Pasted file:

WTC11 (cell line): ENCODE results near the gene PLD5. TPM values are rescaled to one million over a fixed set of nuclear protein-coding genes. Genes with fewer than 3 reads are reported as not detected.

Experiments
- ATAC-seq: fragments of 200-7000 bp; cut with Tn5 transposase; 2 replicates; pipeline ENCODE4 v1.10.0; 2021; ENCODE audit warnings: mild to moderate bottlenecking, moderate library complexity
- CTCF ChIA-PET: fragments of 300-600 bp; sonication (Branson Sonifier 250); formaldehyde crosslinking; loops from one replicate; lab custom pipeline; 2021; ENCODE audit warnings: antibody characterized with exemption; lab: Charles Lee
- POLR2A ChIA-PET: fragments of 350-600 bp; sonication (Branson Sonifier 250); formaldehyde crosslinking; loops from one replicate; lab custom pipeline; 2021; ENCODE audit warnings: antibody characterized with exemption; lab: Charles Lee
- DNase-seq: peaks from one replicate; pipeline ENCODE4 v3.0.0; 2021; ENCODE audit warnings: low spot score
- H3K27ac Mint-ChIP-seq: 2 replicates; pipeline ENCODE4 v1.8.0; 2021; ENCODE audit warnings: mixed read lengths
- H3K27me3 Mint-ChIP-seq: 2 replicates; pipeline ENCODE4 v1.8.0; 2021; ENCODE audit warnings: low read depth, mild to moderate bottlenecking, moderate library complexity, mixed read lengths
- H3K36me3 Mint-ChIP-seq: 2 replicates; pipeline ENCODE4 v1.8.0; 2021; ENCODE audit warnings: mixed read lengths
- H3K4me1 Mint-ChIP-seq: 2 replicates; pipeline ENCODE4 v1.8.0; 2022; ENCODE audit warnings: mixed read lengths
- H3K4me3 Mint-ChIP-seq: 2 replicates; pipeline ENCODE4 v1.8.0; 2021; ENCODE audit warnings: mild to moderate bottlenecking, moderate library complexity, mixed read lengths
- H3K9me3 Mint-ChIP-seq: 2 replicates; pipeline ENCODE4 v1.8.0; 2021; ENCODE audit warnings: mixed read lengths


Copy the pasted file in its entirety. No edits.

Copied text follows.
WTC11 (cell line): ENCODE results near the gene PLD5. TPM values are rescaled to one million over a fixed set of nuclear protein-coding genes. Genes with fewer than 3 reads are reported as not detected.

Experiments
- ATAC-seq: fragments of 200-7000 bp; cut with Tn5 transposase; 2 replicates; pipeline ENCODE4 v1.10.0; 2021; ENCODE audit warnings: mild to moderate bottlenecking, moderate library complexity
- CTCF ChIA-PET: fragments of 300-600 bp; sonication (Branson Sonifier 250); formaldehyde crosslinking; loops from one replicate; lab custom pipeline; 2021; ENCODE audit warnings: antibody characterized with exemption; lab: Charles Lee
- POLR2A ChIA-PET: fragments of 350-600 bp; sonication (Branson Sonifier 250); formaldehyde crosslinking; loops from one replicate; lab custom pipeline; 2021; ENCODE audit warnings: antibody characterized with exemption; lab: Charles Lee
- DNase-seq: peaks from one replicate; pipeline ENCODE4 v3.0.0; 2021; ENCODE audit warnings: low spot score
- H3K27ac Mint-ChIP-seq: 2 replicates; pipeline ENCODE4 v1.8.0; 2021; ENCODE audit warnings: mixed read lengths
- H3K27me3 Mint-ChIP-seq: 2 replicates; pipeline ENCODE4 v1.8.0; 2021; ENCODE audit warnings: low read depth, mild to moderate bottlenecking, moderate library complexity, mixed read lengths
- H3K36me3 Mint-ChIP-seq: 2 replicates; pipeline ENCODE4 v1.8.0; 2021; ENCODE audit warnings: mixed read lengths
- H3K4me1 Mint-ChIP-seq: 2 replicates; pipeline ENCODE4 v1.8.0; 2022; ENCODE audit warnings: mixed read lengths
- H3K4me3 Mint-ChIP-seq: 2 replicates; pipeline ENCODE4 v1.8.0; 2021; ENCODE audit warnings: mild to moderate bottlenecking, moderate library complexity, mixed read lengths
- H3K9me3 Mint-ChIP-seq: 2 replicates; pipeline ENCODE4 v1.8.0; 2021; ENCODE audit warnings: mixed read lengths